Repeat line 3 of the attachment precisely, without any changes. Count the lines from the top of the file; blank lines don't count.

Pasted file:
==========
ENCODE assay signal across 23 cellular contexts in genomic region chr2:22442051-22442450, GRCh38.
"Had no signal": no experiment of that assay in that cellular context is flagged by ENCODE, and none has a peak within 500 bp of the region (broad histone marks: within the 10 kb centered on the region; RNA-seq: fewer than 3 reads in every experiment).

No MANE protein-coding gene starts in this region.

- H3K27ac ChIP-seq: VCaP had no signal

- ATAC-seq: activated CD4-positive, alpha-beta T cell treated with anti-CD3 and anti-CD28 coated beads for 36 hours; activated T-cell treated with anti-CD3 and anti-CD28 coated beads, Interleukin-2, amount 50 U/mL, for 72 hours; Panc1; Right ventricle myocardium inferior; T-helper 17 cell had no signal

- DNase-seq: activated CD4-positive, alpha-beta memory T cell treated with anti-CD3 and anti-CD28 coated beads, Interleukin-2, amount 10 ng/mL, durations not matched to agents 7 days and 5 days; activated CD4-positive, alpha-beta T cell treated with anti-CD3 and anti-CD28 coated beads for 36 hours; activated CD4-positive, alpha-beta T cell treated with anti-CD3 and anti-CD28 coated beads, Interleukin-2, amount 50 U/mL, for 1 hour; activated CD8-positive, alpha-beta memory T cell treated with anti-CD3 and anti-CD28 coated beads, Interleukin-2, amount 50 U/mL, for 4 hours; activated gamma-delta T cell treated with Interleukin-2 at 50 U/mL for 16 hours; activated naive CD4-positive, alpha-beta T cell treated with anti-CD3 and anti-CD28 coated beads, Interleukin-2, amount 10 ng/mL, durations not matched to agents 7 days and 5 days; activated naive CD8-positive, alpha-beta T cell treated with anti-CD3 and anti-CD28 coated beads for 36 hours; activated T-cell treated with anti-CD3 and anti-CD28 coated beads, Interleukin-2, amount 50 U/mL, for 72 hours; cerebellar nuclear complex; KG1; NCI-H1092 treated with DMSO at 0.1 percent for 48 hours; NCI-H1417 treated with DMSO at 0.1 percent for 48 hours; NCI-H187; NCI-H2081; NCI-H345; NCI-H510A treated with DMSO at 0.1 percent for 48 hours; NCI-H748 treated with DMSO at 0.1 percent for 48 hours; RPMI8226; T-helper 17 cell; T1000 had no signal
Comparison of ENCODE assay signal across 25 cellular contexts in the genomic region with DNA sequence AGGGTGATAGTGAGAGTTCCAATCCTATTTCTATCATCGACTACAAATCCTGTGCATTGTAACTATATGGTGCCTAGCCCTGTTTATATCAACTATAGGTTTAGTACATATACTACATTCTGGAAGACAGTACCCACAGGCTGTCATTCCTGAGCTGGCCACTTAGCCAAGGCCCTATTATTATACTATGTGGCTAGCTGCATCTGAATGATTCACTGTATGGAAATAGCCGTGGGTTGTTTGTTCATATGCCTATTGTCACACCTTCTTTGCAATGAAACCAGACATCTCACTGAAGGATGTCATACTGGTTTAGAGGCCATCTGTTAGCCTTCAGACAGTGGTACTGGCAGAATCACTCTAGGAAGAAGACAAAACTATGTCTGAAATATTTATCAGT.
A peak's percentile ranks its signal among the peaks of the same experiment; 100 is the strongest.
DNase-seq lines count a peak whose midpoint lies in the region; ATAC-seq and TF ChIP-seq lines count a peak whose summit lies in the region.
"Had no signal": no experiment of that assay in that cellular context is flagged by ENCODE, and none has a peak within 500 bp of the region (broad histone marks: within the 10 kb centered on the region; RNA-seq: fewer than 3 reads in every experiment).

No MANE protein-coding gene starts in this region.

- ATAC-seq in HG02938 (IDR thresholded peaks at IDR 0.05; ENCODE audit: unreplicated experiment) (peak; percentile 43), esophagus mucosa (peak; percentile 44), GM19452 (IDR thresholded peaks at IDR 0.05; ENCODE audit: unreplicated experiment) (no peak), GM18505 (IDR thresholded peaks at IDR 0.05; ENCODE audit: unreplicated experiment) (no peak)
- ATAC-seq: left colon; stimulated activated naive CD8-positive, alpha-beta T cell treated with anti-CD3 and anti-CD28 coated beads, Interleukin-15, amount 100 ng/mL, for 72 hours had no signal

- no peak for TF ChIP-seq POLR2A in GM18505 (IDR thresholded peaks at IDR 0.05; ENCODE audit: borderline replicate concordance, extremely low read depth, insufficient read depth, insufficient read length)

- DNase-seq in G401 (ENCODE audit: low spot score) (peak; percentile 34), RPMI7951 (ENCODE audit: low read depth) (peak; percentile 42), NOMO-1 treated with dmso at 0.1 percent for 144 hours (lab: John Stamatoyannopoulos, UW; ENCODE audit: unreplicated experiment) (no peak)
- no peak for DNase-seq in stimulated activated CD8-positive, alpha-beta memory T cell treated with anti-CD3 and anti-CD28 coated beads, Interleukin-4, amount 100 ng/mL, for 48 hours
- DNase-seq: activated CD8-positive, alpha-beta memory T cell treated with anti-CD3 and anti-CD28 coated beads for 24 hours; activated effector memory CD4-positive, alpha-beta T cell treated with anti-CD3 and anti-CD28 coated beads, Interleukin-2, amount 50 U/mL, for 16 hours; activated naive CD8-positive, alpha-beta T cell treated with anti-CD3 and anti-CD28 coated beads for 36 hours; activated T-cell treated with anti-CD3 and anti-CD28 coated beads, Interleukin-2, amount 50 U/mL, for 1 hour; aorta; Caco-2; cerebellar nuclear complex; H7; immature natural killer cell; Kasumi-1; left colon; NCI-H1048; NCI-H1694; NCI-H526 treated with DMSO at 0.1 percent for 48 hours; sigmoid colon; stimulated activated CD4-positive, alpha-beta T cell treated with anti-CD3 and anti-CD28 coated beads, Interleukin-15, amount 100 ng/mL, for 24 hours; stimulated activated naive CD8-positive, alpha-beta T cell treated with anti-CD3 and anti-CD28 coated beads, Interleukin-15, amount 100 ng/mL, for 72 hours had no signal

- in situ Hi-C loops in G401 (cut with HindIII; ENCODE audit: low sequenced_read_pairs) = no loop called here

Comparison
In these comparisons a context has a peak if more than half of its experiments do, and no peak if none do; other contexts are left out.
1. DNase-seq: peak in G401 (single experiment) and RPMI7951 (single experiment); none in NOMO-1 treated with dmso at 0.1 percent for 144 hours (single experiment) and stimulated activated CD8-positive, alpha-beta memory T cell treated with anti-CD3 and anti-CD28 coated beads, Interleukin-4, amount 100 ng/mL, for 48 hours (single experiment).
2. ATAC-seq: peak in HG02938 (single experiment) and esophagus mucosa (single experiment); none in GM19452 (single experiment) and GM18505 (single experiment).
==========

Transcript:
No MANE protein-coding gene starts in this region.